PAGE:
Google Chrome is going to remove the security indicator that highlights websites that are secure.
This is part of Chrome’s move towards a more secure web by making the Hyper Text Transfer Protocol Secure (HTTPS) — a secure protocol that encrypts communication — the default over Hyper Text Transfer Protocol (HTTP), which doesn’t encrypt data.
Since HTTPS sites will be the default in the future, Chrome reasons that it won’t need to reassure users about those sites. Come September with Chrome 69, HTTPS pages will no longer show the green secure tag. Instead users will get a small grey lock icon. Eventually, that grey icon will disappear as well.
Additionally, as of July’s Chrome 68 update, all HTTP pages will be marked with “Not Secure.”
When Chrome 70 arrives in October, the team will implement the final stage of their master plan. All HTTP sites will be marked with a red “Not Secure” tag.
Why is this happening?
According to a blog post from Emily Schechter, the product manager of Chrome Security, too many sites still used HTTP to implement the change until now. But with over half the web using a secure connection now, it’s time to implement the change.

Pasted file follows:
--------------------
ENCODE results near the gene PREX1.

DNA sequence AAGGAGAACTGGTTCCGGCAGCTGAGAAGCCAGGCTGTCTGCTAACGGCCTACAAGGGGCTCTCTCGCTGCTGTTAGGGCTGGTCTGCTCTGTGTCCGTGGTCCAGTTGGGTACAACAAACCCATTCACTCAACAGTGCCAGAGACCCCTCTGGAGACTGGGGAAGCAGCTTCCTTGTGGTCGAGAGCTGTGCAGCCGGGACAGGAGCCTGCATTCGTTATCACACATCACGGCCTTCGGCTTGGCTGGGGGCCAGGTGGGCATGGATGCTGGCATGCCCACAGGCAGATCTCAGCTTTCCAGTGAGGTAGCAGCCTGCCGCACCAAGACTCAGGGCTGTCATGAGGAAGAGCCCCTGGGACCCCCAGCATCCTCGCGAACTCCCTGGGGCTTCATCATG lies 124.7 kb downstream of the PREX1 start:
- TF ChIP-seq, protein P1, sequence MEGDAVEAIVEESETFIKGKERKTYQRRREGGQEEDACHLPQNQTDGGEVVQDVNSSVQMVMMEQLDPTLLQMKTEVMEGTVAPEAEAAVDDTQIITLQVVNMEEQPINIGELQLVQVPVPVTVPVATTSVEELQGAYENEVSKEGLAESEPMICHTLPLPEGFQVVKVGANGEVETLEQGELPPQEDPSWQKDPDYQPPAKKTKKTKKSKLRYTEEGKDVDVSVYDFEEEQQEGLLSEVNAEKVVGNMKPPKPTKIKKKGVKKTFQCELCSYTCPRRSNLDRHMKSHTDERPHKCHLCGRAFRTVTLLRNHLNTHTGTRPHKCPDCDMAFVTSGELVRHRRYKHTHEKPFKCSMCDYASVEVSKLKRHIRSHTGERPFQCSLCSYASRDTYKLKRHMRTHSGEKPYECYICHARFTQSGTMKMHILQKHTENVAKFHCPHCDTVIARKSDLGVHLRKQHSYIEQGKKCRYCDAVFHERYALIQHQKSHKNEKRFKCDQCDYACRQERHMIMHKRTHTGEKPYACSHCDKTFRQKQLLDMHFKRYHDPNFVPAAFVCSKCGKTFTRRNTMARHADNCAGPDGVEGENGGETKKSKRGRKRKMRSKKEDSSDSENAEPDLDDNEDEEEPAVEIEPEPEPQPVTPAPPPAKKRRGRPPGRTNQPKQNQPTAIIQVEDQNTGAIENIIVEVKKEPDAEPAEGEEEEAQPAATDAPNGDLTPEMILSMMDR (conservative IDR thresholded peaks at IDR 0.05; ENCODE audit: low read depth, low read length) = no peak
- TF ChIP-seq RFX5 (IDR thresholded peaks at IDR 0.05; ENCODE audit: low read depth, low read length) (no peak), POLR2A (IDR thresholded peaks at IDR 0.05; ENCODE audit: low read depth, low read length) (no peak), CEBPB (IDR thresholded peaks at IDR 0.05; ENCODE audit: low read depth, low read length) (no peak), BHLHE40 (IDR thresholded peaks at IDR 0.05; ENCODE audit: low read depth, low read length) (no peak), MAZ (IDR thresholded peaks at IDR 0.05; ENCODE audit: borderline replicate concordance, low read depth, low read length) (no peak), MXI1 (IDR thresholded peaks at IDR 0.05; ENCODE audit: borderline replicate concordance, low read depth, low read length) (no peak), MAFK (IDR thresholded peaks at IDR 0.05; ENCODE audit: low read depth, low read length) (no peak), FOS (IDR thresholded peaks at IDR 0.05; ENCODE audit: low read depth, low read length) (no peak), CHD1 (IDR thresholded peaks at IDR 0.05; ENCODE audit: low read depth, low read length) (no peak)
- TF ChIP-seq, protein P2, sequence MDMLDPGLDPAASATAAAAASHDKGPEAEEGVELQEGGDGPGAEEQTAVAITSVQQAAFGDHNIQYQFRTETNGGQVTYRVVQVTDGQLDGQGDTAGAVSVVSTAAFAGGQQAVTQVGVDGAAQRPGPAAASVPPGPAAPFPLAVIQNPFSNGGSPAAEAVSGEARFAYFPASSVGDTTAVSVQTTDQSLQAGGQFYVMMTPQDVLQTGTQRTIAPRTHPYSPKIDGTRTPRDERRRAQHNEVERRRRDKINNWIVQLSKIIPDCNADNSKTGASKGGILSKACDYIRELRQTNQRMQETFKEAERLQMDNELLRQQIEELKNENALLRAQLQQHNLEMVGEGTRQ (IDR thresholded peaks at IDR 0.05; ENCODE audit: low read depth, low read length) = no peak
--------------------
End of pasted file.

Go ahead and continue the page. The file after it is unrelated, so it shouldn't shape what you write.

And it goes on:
The goal for the Chrome team is a web that’s safe by default. That’s part of the reason the team is removing the green secure tag. Users shouldn’t need to be informed that a site is secure — it just should be. The other part is a hope that highlighting unsecured sites will make users pay more attention to their browsing.
It remains to be seen how much this change will affect users. However, Chrome’s changes have definitely influenced websites.
We have a more secure web now. HTTPS isn’t perfect, but it’s better than nothing.